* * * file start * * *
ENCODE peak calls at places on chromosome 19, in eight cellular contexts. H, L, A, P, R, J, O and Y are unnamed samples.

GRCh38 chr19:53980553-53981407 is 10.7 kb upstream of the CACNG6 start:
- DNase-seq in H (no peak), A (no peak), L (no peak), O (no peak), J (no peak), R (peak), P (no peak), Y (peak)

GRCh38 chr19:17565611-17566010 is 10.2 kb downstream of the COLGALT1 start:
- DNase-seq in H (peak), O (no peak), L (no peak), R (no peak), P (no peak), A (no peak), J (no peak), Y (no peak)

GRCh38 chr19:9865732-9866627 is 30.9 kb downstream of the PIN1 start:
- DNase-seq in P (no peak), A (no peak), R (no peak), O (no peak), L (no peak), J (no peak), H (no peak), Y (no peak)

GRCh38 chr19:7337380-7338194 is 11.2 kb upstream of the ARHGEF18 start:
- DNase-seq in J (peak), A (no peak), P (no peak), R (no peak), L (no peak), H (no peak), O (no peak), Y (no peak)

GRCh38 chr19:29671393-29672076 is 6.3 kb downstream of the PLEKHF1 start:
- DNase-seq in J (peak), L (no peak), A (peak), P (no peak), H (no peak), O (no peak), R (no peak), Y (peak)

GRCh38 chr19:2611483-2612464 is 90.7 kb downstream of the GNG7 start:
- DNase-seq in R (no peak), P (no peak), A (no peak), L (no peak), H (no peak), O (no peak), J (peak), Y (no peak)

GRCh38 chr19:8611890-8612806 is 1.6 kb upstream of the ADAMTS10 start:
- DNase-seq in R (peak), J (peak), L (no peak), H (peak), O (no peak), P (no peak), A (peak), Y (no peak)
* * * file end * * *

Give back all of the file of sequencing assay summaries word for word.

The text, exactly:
ENCODE peak calls at places on chromosome 19, in eight cellular contexts. H, L, A, P, R, J, O and Y are unnamed samples.

GRCh38 chr19:53980553-53981407 is 10.7 kb upstream of the CACNG6 start:
- DNase-seq in H (no peak), A (no peak), L (no peak), O (no peak), J (no peak), R (peak), P (no peak), Y (peak)

GRCh38 chr19:17565611-17566010 is 10.2 kb downstream of the COLGALT1 start:
- DNase-seq in H (peak), O (no peak), L (no peak), R (no peak), P (no peak), A (no peak), J (no peak), Y (no peak)

GRCh38 chr19:9865732-9866627 is 30.9 kb downstream of the PIN1 start:
- DNase-seq in P (no peak), A (no peak), R (no peak), O (no peak), L (no peak), J (no peak), H (no peak), Y (no peak)

GRCh38 chr19:7337380-7338194 is 11.2 kb upstream of the ARHGEF18 start:
- DNase-seq in J (peak), A (no peak), P (no peak), R (no peak), L (no peak), H (no peak), O (no peak), Y (no peak)

GRCh38 chr19:29671393-29672076 is 6.3 kb downstream of the PLEKHF1 start:
- DNase-seq in J (peak), L (no peak), A (peak), P (no peak), H (no peak), O (no peak), R (no peak), Y (peak)

GRCh38 chr19:2611483-2612464 is 90.7 kb downstream of the GNG7 start:
- DNase-seq in R (no peak), P (no peak), A (no peak), L (no peak), H (no peak), O (no peak), J (peak), Y (no peak)

GRCh38 chr19:8611890-8612806 is 1.6 kb upstream of the ADAMTS10 start:
- DNase-seq in R (peak), J (peak), L (no peak), H (peak), O (no peak), P (no peak), A (peak), Y (no peak)